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Canelo vs Golovkin II: PPV undercard preview and matchups

Jaime Munguia and Roman “Chocolatito” Gonzalez lead the action on Saturday’s undercard.

Scott Christ is the managing editor of Bad Left Hook and has been covering boxing for SB Nation since 2006.

With Canelo Alvarez and Gennady Golovkin set to square off for a second time this Saturday in boxing’s biggest event of 2018, let’s take a quick look at what you’ll see on the pay-per-view undercard.

Jaime Munguia vs Brandon Cook

Jaime Munguia v Liam Smith

Munguia (30-0, 25 KO) is a rising star in the 154-pound division, holder of the WBO junior middleweight title, a 21-year-old who first got into the major news cycle earlier this year when he was ready to replace Canelo against Golovkin on May 5.

That fell through, because the commission wouldn’t sanction Munguia. He probably would’ve gotten clobbered by Golovkin, but the fight we did get (Golovkin-Martirosyan in California) didn’t turn out any differently than that, so, y’know, whatever.

When he didn’t get a shot at GGG, he signed on as a late replacement for Liam Smith, making a deal to face Sadam Ali for the WBO belt on May 12 on HBO. Ali had just beaten modern legend Miguel Cotto in December 2017, but the bigger, younger, fresher, stronger Munguia proved a wholly different task. Munguia went from prospect to champion inside of four rounds, dropping Ali four times before the fight was stopped.

Ali then faced the aforementioned Smith on July 21, and turned in an entertaining performance in a 12-round win. Smith proved that Munguia has levels to go before he’s a polished product, but of course Munguia is all of 21 years old, so that’s not a big surprise. He’s got the potential to be a real action star for several years to come, and that’s the big appeal of Munguia at this point.

Cook (20-1, 13 KO) is a 32-year-old Canadian fighter, a fringe contender at best, who was slated to face Kell Brook in the United Kingdom on July 28, before Brook pulled out of the fight. Pretty much everyone expected Brook to dismantle Cook, who was dominated and stopped in nine last year by Kanat Islam, and the same expectation is there for Munguia. Cook is a regional fighter, and it will be an upset if he’s even competitive in this contest.

Roman Gonzalez vs Moises Fuentes

Roman Gonzalez v Carlos Cuadras Photo by Josh Lefkowitz/Getty Images

We just saw the super flyweight division featured again on HBO this past Saturday night, and “Chocolatito” Gonzalez will be back in action on Saturday, too. Once thought to be the best fighter in the world pound-for-pound, he’s a former titleholder at 105, 108, 112, and 115.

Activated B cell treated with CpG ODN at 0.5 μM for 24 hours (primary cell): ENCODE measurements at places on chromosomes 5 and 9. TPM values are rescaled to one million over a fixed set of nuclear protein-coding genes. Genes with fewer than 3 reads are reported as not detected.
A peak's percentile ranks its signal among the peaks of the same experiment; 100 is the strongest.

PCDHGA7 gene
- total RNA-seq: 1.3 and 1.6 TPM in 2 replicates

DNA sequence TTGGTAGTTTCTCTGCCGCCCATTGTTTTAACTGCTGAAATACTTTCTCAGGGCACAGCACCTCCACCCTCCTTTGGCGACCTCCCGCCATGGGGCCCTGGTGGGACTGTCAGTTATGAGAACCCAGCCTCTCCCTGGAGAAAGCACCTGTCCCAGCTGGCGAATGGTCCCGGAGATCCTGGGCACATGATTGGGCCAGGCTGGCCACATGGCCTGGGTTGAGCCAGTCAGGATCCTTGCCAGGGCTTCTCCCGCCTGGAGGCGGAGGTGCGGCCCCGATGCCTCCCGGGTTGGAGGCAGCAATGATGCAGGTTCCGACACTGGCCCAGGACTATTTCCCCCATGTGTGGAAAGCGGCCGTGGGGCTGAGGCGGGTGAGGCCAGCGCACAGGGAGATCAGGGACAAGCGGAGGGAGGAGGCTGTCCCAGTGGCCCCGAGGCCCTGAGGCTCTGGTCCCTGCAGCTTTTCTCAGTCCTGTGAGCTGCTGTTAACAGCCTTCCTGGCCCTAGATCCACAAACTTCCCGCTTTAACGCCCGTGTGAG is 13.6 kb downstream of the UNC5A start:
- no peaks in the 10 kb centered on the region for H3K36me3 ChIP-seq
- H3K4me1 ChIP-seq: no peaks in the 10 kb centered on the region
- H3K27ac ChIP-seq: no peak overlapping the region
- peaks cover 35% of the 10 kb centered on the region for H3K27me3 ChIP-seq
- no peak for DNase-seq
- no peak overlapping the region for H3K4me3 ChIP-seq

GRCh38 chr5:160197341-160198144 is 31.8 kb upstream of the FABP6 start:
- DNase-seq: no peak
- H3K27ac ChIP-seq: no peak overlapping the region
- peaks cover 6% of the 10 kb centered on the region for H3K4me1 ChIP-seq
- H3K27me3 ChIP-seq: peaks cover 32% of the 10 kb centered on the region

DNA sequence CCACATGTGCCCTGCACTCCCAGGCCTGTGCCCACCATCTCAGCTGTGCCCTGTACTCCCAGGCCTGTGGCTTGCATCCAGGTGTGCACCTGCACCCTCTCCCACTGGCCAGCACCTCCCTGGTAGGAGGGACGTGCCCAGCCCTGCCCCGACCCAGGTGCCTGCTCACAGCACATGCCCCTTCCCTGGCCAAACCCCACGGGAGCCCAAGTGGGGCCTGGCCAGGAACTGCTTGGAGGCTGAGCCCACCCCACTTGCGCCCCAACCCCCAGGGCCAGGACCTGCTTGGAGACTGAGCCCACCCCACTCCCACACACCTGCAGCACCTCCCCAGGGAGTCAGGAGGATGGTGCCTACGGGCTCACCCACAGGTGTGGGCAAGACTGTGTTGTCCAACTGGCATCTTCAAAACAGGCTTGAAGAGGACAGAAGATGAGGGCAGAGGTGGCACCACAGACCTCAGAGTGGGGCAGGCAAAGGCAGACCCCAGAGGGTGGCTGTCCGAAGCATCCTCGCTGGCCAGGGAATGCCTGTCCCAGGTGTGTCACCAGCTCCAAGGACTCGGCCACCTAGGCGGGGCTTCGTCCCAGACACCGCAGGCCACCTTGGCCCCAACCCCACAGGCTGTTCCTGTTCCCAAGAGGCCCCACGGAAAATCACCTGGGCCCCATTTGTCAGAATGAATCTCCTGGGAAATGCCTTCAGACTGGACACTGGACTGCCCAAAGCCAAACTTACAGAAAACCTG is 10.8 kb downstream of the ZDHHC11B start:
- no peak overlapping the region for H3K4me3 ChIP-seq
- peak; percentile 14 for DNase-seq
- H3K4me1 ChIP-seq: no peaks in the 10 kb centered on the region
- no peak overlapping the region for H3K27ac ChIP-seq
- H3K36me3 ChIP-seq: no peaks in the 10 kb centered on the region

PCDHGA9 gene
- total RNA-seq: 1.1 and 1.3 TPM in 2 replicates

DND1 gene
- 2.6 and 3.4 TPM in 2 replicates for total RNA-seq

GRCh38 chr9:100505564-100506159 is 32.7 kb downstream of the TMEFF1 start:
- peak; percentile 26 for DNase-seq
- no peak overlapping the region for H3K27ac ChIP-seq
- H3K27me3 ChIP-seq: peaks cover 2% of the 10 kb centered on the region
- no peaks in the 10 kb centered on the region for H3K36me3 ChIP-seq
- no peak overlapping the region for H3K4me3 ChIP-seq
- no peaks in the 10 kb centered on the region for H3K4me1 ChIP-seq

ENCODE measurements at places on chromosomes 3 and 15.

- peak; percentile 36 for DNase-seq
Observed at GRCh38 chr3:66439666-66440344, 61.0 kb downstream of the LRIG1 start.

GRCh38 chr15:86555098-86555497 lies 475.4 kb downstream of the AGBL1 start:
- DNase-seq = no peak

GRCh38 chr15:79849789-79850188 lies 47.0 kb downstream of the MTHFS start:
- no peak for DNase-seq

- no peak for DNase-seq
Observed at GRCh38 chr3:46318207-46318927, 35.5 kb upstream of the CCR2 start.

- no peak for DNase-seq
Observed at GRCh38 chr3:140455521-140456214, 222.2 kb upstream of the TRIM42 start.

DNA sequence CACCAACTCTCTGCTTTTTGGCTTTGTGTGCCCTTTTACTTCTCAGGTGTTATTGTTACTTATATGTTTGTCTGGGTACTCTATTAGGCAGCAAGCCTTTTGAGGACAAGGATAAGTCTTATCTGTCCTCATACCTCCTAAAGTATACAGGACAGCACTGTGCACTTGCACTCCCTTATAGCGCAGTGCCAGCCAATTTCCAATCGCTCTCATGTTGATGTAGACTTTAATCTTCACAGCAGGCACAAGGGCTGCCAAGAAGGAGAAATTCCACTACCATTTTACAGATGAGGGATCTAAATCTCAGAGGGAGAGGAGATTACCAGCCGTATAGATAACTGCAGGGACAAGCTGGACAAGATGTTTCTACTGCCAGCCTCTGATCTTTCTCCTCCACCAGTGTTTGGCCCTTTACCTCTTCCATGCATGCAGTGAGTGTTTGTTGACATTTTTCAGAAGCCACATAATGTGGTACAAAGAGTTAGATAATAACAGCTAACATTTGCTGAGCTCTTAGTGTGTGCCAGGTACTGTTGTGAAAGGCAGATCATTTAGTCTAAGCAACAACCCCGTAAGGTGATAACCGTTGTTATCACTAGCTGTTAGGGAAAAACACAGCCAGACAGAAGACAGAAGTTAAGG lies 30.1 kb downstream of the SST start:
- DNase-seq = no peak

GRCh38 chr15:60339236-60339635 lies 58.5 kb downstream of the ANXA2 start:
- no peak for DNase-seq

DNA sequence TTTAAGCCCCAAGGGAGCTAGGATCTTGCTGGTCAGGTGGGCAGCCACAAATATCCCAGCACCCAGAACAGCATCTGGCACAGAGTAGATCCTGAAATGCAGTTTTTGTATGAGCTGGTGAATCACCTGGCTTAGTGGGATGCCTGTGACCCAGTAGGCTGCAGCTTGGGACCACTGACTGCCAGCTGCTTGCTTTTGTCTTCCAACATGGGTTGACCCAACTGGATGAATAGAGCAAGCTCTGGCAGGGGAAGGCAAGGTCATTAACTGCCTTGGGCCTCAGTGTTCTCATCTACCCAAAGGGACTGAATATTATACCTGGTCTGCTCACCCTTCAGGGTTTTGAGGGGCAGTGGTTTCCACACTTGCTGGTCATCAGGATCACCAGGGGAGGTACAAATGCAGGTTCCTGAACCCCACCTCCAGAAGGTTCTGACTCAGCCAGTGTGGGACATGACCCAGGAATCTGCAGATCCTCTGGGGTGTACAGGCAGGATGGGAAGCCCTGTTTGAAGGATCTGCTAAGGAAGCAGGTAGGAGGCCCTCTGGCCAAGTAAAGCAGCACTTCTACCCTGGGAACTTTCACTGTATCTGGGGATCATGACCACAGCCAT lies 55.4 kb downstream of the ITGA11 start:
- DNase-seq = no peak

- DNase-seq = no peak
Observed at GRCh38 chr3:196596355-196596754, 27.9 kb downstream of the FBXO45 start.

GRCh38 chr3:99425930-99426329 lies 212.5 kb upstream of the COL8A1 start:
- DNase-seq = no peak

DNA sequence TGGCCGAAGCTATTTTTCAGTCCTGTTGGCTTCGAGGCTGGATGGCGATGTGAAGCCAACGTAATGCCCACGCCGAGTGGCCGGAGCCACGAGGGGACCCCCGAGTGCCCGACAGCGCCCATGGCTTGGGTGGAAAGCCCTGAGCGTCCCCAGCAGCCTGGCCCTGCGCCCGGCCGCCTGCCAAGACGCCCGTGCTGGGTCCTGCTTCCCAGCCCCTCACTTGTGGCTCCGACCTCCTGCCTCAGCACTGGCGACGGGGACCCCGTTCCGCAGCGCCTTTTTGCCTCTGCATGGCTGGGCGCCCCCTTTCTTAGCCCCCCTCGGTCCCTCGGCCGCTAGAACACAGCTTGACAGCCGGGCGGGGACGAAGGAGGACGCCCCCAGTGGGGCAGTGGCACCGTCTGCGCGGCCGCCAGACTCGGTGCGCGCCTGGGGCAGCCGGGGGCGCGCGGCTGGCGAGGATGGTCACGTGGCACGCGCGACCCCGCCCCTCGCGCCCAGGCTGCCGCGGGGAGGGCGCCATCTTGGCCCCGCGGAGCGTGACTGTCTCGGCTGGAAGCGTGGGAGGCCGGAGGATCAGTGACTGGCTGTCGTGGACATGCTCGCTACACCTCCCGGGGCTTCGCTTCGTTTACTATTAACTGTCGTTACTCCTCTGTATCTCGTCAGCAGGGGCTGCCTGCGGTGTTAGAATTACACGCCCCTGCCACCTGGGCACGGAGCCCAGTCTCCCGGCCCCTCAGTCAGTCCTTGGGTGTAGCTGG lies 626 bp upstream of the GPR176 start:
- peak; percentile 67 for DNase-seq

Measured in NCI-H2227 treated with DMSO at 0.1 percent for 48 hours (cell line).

But he’s 31 years old now, which is getting up there for the little guys of the sport, and he’s coming off of two straight losses to Srisaket Sor Rungvisai, who turned out to be a really rough style matchup for the Nicaraguan star. Srisaket won their first fight by controversial majority decision, but left no room for debate in the rematch, knocking Gonzalez out in the fourth round.

Gonzalez has always been pushing it at 115, which is his clear absolute maximum weight as a serious player in the sport, and now the question is whether or not he has anything left. The first loss to Srisaket was one thing, the second was a potentially career-altering, damaging affair.

Fuentes (25-5-1, 14 KO) is a half-credible, half-safe sort of comeback opponent. He’s not an incompetent — in fact, he’s a former titleholder at 105 and a three-time title challenger at 108. The bad news is that in those three challenges, he’s 0-2-1. He drew with Donnie Nietes back in 2013, was knocked out by Nietes in a 2014 rematch, and was stopped in five by Kosei Tanaka in 2016.

Plus, he’s lost three of his last four, including a legitimate decision upset against journeyman Ulises Lara in 2017. He got revenge for that in a rematch three months later, but then was knocked out in 2:32 by Daigo Higa in a WBC flyweight title fight in February of this year.

In other words, Gonzalez is probably going to have to be truly shot for Fuentes to beat him. But we can’t rule that out, either.

David Lemieux vs Spike O’Sullivan

David Lemieux v Marcos Reyes Photo by Al Bello/Getty Images

Of all the undercard fights, this one has had the most hype. Credit O’Sullivan (28-2, 20 KO) for that, as he’s a strong trash talker and knows how to keep himself in the headlines, and Lemieux (39-4, 33 KO) has traded with him a little bit, making for some fun exchanges on social media and the like.

One thing O’Sullivan did was call Lemieux a “one-trick pony.” This is true, to be fair. Lemieux, 29, is a power puncher and there’s not a lot else to his game. In recent years, we’ve seen him picked apart by Golovkin and pretty much embarrassed by Billy Joe Saunders, who simply boxed Lemieux’s ears off.

Sadly for O’Sullivan, the one trick Lemieux really perfected over the years is knocking the hell out of guys like O’Sullivan. We’ve seen him do it to other fighters on this level: Fernando Guerrero, Gabriel Rosado, Glen Tapia, Curtis Stevens.

Spike, 34, is a tough, workmanlike fighter. He got some buzz by knocking out former prospect Antoine Douglas on HBO in December 2017, and has used that effectively to keep himself in the mix, attached to fights with Daniel Jacobs and Canelo, and now landing Lemieux.

But in his real steps up in the past, he was, like Lemieux, shut down by Billy Joe Saunders, and smoked by Chris Eubank Jr.

The best news for fight fans is that this one figures to have action. Lemieux can still bang, and O’Sullivan comes to fight. It’s going to be a question of whether or not Spike can avoid the monster shots enough to last.

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